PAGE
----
Interact with the Anglo-Indian Project
Day 1 in the British Library had revealed a mountain of information, and many interesting leads.
One of the most interesting was Edith Aileen Wharton. Growing up I didn’t associate her with the name ‘Edith’. More so, I remember hearing of her as ‘Nana’ from my aunties, uncles and my mam (Edith was my Great Nana). When I sit now, in 2015, and think of what image I have of Edith, it is mostly negative. ‘She lied about her age’, ‘she married a rogue’, ‘she was nasty’, ‘she chanted at us’, and ‘she was a witch’. That last comment may seem harsh, however, my visual memory of Edith is a picture that would hang on the wall at home. She stared at us kids, whom she had never met, as if she was judging our every move with apparent disgust. There was an eeriness to this picture which (no pun intended) still gives me a shiver down my spine:
Add to that Edith was born on Halloween, maybe she was a witch, right?
Witchcraft aside, Edith’s story – or what I have gathered so far – is interesting for many reasons. It begins on 31st October 1903, her birth:
Born on Halloween, 1903, and baptised on Christmas Eve, 1903, at Christ Church, Byculla, Edith’s parents were William Bernard Wharton, a mechanic, and Sophia Charlotte Wharton. Searching the records of her parents revealed sad insight into Edith’s early life.
Edith’s parents William Bernard Wharton, aged 24, and Sophia Charlotte Pereira, aged 19, married on 24th April 1901, at Christ Church, Byculla:
Sophia died on the 9th November 1908, aged 27 years, 1 month, 11 days, from malaria and exhaustion. She was buried at Sewri cemetery, Bombay, on 10th November 1908:
Edith was just four years old.
There is nothing here to confirm what sort of relationship young Edith, at this point aged nine, had with her father, however, she had experienced, in nine short years of life, her mother and step-mother’s death. This is a tragic start to life for any young person, and less than two years later further tragedy stuck.
On 20th January 1915, Edith’s father, William, aged 37 years 11 months, died of ‘Tubercle of Lung‘ (see here for further information on ‘Tubercle of Lung’). William was buried in Sewri cemetery, Bombay, on 21st January 1915:
At age 11, Edith was orphaned.
There is a very interesting hypothesis of what happened to Edith next, but that’s for a future entry.
What is known is that Edith married David Vincent Hassett, although, to-date I have been unable to locate any official record of this. David and Edith had two children: Elaine Cynthia Hassett and Leonard Havelock Hassett.
On the 30th August 1941, David Vincent Hassett, aged 44, died of Pulmonary Tuberculosis, and was buried at Sewri cemetery, Bombay, on 31st August 1941. Here, for the first time, I found an official recording of the nationality ‘Anglo Indian’:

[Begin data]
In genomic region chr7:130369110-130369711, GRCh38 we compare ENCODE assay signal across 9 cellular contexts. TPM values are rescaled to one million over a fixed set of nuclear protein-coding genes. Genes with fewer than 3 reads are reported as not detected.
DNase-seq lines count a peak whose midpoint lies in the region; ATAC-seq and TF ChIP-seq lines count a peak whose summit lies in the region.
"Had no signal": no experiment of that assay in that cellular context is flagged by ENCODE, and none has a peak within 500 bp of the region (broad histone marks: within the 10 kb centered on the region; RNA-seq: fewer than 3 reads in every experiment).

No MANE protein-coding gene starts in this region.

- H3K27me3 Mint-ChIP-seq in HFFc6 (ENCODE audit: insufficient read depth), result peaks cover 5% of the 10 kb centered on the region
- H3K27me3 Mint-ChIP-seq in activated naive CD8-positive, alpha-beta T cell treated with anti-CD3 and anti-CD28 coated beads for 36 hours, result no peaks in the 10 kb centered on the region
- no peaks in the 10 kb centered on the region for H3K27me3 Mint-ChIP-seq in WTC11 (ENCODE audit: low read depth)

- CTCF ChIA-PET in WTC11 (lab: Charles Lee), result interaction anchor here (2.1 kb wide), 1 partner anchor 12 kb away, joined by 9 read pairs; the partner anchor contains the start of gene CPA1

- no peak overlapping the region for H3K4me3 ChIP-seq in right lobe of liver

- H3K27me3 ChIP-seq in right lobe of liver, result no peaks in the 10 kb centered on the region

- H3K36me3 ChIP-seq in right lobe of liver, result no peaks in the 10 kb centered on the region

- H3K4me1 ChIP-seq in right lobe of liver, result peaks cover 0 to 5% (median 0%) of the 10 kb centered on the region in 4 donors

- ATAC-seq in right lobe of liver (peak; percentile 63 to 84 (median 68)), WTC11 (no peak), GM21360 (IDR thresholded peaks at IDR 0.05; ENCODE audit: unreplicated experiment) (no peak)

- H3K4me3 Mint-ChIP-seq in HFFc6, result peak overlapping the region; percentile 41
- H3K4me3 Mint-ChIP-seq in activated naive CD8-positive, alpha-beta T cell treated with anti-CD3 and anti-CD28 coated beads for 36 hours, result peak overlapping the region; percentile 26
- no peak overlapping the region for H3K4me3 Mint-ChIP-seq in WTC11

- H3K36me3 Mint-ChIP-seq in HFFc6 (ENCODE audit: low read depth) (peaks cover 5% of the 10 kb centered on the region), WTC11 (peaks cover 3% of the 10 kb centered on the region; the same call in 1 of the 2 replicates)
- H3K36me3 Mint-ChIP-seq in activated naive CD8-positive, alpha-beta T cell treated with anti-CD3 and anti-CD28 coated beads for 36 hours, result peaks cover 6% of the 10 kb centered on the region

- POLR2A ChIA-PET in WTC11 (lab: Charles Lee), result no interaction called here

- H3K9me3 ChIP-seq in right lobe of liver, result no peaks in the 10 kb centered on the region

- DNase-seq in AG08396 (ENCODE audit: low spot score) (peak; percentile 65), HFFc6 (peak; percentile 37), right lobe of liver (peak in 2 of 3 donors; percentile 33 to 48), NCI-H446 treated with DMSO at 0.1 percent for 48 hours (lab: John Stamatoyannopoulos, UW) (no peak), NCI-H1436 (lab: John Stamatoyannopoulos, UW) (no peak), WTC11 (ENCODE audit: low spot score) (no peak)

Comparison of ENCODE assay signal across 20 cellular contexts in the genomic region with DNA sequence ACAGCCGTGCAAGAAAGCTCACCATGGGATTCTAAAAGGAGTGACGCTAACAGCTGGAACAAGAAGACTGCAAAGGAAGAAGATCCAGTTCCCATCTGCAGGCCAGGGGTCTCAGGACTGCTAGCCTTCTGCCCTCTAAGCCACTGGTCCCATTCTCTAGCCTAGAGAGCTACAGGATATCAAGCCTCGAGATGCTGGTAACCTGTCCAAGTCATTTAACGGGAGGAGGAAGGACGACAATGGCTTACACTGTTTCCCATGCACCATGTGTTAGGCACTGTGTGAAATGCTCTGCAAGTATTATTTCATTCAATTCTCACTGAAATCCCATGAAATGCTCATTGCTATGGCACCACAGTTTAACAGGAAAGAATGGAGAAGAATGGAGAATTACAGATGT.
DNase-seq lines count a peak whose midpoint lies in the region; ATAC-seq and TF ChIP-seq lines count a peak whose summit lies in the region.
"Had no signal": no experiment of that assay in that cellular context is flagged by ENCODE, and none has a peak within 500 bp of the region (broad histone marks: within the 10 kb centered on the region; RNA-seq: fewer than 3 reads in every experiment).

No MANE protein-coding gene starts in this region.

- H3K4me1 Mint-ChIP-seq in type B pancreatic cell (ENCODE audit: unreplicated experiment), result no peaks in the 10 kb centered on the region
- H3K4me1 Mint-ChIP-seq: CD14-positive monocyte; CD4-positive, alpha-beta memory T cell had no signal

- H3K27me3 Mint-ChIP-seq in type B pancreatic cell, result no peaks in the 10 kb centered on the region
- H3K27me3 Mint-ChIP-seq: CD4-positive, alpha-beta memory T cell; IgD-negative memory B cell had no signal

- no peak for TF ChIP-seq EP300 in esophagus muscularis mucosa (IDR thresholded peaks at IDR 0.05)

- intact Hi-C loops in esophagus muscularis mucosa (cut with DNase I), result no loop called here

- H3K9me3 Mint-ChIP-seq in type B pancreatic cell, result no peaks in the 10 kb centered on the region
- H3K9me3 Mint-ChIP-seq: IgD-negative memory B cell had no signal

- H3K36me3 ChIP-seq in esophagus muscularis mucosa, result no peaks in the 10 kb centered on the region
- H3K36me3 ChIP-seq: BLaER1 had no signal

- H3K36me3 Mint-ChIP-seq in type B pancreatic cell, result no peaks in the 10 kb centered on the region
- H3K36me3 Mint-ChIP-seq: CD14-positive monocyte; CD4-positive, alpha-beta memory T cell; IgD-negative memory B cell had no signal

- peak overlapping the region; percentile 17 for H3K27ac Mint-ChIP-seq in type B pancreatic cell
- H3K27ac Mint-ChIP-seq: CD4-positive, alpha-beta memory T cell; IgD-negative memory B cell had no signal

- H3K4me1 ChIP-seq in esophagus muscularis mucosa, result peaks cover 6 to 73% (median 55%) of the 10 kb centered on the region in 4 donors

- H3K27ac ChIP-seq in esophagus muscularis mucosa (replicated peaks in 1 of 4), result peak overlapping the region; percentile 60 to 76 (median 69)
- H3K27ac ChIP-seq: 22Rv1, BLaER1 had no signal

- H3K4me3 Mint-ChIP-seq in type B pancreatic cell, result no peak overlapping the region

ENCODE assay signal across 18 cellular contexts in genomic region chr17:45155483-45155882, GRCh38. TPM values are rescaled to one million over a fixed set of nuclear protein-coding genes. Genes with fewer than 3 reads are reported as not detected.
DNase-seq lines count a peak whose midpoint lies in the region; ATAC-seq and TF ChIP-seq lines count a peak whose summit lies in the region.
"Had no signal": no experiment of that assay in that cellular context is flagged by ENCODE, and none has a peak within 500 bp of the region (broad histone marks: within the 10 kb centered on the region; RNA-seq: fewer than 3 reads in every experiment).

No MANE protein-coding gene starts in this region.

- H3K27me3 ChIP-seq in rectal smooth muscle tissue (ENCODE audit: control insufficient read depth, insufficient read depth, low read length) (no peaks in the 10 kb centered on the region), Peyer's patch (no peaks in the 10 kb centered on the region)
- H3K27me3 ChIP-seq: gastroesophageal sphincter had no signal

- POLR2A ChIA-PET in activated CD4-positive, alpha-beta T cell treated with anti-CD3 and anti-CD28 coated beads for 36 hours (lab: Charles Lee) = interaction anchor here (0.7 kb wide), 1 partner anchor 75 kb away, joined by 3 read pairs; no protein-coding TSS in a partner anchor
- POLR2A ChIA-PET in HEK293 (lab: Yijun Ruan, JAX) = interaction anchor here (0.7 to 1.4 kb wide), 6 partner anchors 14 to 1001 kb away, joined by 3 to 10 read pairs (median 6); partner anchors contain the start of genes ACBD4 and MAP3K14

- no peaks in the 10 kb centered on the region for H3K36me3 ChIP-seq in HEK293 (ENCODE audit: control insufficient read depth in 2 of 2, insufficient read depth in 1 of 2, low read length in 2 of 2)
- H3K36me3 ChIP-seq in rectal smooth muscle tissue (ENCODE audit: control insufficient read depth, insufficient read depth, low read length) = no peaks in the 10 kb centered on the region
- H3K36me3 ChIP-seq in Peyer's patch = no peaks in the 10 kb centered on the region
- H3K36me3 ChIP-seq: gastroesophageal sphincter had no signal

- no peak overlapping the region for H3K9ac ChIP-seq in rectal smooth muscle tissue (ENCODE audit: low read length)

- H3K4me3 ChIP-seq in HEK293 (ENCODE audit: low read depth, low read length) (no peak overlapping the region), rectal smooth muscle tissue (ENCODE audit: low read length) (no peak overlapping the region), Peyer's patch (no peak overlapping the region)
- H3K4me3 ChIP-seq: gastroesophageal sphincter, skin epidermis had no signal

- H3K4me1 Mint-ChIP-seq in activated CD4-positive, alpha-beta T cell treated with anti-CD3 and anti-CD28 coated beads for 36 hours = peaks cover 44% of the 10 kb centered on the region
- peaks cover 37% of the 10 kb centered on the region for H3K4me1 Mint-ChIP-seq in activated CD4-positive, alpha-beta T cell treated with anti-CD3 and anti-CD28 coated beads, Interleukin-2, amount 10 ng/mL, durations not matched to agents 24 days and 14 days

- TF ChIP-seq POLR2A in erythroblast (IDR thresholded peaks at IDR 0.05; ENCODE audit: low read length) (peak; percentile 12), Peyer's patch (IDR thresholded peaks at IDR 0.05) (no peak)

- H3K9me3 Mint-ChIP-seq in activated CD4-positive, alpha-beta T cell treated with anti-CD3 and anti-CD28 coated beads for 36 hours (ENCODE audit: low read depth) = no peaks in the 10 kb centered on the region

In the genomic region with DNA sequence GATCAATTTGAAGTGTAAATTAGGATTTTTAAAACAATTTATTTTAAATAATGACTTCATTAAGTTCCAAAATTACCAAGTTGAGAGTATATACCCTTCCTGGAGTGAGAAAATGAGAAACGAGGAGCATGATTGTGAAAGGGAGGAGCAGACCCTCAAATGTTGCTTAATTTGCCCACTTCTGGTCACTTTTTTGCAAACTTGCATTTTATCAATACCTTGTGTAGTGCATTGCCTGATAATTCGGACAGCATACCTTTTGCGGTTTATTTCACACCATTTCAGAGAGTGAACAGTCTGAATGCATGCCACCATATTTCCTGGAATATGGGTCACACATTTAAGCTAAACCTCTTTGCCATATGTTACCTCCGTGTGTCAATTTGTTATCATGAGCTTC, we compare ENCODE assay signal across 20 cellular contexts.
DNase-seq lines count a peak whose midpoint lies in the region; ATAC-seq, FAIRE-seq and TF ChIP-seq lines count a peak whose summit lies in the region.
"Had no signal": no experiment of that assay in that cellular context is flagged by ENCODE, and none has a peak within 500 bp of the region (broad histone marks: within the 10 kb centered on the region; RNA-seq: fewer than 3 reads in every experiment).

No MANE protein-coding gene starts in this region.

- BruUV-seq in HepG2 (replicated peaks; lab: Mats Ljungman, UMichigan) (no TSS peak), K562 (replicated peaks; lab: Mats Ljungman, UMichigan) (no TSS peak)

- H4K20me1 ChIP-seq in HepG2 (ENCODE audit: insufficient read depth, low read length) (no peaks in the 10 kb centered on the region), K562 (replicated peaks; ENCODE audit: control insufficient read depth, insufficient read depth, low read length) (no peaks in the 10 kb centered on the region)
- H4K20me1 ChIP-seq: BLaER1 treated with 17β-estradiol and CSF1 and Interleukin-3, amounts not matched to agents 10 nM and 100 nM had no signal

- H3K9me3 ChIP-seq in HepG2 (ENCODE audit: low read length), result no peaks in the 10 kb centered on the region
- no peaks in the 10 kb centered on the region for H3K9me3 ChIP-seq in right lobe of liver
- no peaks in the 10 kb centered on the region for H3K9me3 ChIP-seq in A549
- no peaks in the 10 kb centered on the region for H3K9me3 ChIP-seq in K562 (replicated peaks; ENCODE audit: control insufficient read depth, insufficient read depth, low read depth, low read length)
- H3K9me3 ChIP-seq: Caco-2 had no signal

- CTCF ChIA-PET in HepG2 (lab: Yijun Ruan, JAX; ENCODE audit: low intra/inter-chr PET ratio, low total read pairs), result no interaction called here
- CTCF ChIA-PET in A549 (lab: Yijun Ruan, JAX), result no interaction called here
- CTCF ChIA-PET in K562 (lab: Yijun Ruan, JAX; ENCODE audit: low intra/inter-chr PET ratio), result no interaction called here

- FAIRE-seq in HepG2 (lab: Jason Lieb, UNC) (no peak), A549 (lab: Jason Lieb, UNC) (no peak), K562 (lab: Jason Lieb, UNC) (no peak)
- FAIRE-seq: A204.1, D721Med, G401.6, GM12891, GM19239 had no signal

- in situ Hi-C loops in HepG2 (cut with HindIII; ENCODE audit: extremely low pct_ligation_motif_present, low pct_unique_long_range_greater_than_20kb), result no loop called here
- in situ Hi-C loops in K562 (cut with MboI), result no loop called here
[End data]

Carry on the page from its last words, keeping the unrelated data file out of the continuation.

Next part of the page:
Just over seven months after the death of David, Edith remarried. On 19th April 1942 at Presbytery Catholic Mission, Ranchi, Bengal, she married Clifford Melville Carr Smith:
This marriage record and some of the previous ones in this blog, present new and useful information which I will come back to in later entries. For now, there is one curious piece of information that stands out:
Clifford, aged 23, Edith, aged 34.
Marrying a man eleven years her junior is interesting in itself, however, one of the stories I spoke of earlier emerges here: ‘Edith lied about her age’. it appears at first sight that, yes, she did.
But did she really lie?
On 19th April 1942, Edith was 38. An almost 5 year slice off her age. It may be that this was just an oversight by a ‘busy marriage clerk’. This got me to searching for something to back up the information.
It didn’t take long:
The ‘Stratheden’ ship set sail from the port of London on 28th October 1948 bound for Sydney, via Bombay. Among the passengers on board were a married couple, Clifford Melville Carr Smith, aged 29 and Edith Aileen Smith, aged 40. On 28th October 1948, Edith would have been aged 44, three days from celebrating her 45th birthday – presumably in Bombay, their destination.
Instead, she celebrated her 41st birthday, again.
‘A busy marriage clerk’ in Bengal, India and an identical mistake by a ‘busy customs officer’ in London, England six years later? not likely.
‘Edith lied about her age’. Why? this remains a mystery, for now.
- ‘She lied about her age’, yes.
- ‘she married a rogue’, possibly.
- ‘she was nasty’, possibly.
- ‘she chanted at us’, i’m inclined to believe this, and
- ‘she was a witch’, the picture suggests so, let’s not rule it out just yet.
After her first eleven years blighted by tragedy: the loss of her mother, step-mother and father, perhaps Edith can be forgiven for some of her future actions. These early childhood experiences may provide some understanding and insight into some of her adult behaviours.
Edith Aileen Smith died on 26th September 1963. This is not the end of Edith’s story though.
Cover picture credit: David Wheeler
Interact with the Anglo-Indian Project